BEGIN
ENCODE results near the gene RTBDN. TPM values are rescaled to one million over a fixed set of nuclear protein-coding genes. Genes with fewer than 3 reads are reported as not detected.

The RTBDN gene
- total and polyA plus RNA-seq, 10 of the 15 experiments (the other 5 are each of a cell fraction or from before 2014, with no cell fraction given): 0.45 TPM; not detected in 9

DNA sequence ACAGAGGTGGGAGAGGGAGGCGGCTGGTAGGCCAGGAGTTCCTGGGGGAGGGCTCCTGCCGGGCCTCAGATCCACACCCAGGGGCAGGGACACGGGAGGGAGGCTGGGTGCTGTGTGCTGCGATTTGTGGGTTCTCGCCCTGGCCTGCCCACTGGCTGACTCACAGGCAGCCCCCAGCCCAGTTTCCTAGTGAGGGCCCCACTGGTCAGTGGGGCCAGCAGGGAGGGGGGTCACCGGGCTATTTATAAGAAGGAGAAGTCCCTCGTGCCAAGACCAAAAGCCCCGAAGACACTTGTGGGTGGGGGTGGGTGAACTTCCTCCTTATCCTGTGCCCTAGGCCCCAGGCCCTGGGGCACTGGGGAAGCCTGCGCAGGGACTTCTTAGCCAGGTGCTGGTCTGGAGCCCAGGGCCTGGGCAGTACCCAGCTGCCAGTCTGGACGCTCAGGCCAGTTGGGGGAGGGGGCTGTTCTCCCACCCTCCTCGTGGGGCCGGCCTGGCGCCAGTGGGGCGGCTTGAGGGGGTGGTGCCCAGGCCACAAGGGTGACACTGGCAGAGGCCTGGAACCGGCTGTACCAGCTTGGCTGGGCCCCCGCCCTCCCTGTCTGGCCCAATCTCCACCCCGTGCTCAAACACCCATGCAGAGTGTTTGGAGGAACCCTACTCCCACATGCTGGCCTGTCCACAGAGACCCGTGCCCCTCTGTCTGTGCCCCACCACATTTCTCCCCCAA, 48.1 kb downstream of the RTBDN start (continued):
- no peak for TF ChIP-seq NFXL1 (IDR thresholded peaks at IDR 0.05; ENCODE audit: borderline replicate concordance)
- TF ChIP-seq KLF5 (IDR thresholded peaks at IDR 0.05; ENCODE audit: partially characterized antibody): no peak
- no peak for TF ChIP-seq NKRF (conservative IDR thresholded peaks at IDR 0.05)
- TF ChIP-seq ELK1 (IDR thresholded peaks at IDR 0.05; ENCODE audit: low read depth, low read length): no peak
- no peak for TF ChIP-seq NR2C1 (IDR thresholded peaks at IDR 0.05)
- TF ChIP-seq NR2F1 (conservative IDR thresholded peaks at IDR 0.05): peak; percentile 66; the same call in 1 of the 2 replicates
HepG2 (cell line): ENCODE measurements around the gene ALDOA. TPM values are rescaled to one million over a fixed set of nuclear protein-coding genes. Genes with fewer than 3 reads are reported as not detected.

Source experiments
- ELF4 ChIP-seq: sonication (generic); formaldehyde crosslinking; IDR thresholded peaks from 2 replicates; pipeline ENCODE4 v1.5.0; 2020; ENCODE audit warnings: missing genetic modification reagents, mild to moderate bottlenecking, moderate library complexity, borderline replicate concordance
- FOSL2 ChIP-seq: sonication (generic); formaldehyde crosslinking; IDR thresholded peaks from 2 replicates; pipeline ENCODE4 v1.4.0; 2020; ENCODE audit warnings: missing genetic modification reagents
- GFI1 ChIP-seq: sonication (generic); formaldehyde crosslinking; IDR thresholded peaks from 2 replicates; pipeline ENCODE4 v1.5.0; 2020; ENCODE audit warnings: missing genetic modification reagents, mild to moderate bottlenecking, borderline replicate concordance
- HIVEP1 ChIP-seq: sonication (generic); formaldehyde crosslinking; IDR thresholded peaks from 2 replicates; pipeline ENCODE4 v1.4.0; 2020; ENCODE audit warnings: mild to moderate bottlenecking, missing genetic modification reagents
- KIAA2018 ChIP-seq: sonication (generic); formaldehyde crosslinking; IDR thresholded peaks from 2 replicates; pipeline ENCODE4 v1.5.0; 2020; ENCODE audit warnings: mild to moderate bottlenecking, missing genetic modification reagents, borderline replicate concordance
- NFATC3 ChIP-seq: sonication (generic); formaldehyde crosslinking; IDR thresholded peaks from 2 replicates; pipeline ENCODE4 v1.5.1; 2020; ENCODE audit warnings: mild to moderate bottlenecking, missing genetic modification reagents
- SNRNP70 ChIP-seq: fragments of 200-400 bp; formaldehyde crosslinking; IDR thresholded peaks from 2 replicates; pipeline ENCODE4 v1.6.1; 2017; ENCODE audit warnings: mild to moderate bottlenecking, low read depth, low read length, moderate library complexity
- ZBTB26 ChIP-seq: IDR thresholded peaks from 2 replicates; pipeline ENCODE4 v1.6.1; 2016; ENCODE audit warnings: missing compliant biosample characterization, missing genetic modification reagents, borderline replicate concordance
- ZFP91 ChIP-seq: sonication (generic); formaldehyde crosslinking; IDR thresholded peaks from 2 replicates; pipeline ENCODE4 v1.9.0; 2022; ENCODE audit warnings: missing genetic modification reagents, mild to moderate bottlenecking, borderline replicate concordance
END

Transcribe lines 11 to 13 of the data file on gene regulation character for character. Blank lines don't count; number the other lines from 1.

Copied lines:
HepG2 (cell line): ENCODE measurements around the gene ALDOA. TPM values are rescaled to one million over a fixed set of nuclear protein-coding genes. Genes with fewer than 3 reads are reported as not detected.

Source experiments
- ELF4 ChIP-seq: sonication (generic); formaldehyde crosslinking; IDR thresholded peaks from 2 replicates; pipeline ENCODE4 v1.5.0; 2020; ENCODE audit warnings: missing genetic modification reagents, mild to moderate bottlenecking, moderate library complexity, borderline replicate concordance